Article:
The premiere comes to Athens on Tuesday night, sandwiched between the storm clouds and the picket lines. Its future is uncertain, its schedule in flux. The government pulls the plug on state broadcaster ERT, which throws the press coverage into disarray. The forecast is for rain, necessitating a last-minute change of venue from outdoors to in. There are beggars on the street, protesters outside the parliament and a caterpillar of riot police closing in on Syntagma square. “Welcome to Greece,” says film producer Amanda Livanou, overseeing the arrivals outside the theatre. “Greece is a mess.”
Inside, sheltered from a downpour that never materialises, the guests watch Before Midnight, a new film from the American director Richard Linklater. Julie Delpy and Ethan Hawke play Celine and Jesse, rattling through Greece on their way to a showdown. The route leads us past amber ruins, slowly baking in the summer sun, and into lonesome chapels where the eyes of the saints have long since been scratched out. Celine and Jesse love each other and that should be enough. But their life together has grown hobbled, scratchy and fraught with challenge. In the end they are something of a mess themselves.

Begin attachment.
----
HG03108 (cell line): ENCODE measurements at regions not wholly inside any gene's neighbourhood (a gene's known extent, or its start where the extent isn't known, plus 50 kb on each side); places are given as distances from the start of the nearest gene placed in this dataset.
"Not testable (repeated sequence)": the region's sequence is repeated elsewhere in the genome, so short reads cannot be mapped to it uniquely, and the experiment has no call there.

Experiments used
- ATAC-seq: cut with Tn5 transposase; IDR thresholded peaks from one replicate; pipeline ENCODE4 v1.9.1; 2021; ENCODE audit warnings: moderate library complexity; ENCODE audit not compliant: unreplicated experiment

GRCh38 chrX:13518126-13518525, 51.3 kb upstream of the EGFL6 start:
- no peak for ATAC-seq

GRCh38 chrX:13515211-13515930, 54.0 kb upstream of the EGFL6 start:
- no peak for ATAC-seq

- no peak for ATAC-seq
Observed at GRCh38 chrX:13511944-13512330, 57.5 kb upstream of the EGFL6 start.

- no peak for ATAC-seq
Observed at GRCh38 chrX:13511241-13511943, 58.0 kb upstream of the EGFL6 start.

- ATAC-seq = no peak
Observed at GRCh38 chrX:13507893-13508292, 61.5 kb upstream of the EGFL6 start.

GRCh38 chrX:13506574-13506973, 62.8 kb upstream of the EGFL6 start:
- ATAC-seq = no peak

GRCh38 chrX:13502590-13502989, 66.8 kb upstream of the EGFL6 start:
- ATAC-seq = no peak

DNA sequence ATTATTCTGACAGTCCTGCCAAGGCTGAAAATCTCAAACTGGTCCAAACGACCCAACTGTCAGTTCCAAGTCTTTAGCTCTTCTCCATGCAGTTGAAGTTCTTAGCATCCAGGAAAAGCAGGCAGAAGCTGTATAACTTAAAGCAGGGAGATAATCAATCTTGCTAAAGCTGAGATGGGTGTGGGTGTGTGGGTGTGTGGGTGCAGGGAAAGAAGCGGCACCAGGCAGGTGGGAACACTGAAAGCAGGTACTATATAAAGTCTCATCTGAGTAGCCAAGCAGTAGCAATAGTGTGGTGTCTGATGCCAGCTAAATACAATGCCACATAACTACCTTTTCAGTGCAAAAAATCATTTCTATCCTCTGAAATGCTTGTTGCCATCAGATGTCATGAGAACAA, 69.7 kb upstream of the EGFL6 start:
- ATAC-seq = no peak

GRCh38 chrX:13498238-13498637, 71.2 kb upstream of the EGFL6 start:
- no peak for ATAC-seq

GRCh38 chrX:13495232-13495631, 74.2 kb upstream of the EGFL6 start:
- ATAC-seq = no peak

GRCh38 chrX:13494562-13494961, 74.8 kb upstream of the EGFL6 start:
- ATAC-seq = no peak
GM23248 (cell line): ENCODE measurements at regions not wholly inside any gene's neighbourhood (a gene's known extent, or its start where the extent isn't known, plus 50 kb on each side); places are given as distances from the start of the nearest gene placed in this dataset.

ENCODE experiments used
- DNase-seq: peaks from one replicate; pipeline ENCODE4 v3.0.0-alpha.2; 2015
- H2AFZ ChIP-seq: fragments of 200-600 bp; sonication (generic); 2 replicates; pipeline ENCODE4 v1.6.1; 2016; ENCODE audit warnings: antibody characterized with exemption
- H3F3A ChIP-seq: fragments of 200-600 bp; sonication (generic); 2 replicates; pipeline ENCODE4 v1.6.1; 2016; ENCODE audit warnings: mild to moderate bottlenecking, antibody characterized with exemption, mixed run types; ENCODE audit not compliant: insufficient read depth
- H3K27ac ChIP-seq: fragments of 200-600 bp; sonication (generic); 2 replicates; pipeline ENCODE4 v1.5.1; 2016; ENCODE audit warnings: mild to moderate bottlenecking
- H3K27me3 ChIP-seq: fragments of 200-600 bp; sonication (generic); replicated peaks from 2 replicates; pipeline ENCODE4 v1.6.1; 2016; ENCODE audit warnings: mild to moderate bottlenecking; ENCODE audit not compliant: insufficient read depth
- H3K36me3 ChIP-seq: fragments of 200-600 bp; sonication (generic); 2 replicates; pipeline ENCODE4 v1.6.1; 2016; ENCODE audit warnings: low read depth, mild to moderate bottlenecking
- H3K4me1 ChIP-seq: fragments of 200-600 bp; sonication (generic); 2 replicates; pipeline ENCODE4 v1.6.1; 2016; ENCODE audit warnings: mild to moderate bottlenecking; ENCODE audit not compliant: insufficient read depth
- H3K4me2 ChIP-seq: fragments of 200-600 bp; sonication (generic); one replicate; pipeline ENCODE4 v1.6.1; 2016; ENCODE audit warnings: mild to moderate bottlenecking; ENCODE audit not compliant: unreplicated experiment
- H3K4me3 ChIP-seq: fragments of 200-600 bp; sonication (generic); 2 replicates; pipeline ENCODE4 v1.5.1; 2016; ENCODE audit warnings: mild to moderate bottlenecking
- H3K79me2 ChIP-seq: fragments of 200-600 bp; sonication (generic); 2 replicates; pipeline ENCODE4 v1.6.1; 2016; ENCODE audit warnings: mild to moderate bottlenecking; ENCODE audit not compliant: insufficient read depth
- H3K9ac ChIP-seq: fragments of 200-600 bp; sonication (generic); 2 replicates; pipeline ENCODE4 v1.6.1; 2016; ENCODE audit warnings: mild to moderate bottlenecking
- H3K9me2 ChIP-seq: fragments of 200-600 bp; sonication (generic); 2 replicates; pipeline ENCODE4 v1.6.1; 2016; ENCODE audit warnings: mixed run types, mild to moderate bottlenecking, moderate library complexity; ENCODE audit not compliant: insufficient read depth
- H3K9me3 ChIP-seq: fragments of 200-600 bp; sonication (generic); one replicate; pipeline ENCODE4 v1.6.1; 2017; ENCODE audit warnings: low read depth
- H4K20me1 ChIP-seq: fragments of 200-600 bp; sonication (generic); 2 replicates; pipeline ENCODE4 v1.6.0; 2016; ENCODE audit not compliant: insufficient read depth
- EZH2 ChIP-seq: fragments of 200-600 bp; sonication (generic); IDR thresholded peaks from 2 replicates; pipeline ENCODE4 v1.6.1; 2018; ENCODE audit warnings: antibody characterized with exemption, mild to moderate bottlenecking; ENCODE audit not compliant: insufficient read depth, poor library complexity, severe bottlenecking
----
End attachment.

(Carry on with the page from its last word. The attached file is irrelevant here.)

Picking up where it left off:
Before Midnight is Linklater’s third film about Celine and Jesse (his fourth if you count their woozy cameo in 2001’s animated Waking Life. We saw them first as footloose inter-railers, skipping through Vienna in 1995’s Before Sunrise; jousting and flirting, their whole lives up ahead. In 2004’s Before Sunset we found them in Paris, recast as pensive thirtysomethings, desperate to rekindle an old flame. This time, after the customary nine-year gap, they have moved on again, ostensibly united yet still in search of a happy ending.
“The dynamic of the first two films was pretty similar,” Delpy tells me. “It was about connecting and then reconnecting. This one is different in that it concerns the problems that stem from being connected. It’s about being tethered, feeling trapped.”
Hawke takes a more charitable view. “The first film is about what could be,” he explains. “The second is about what should have been. Before Midnight is about what it is.”
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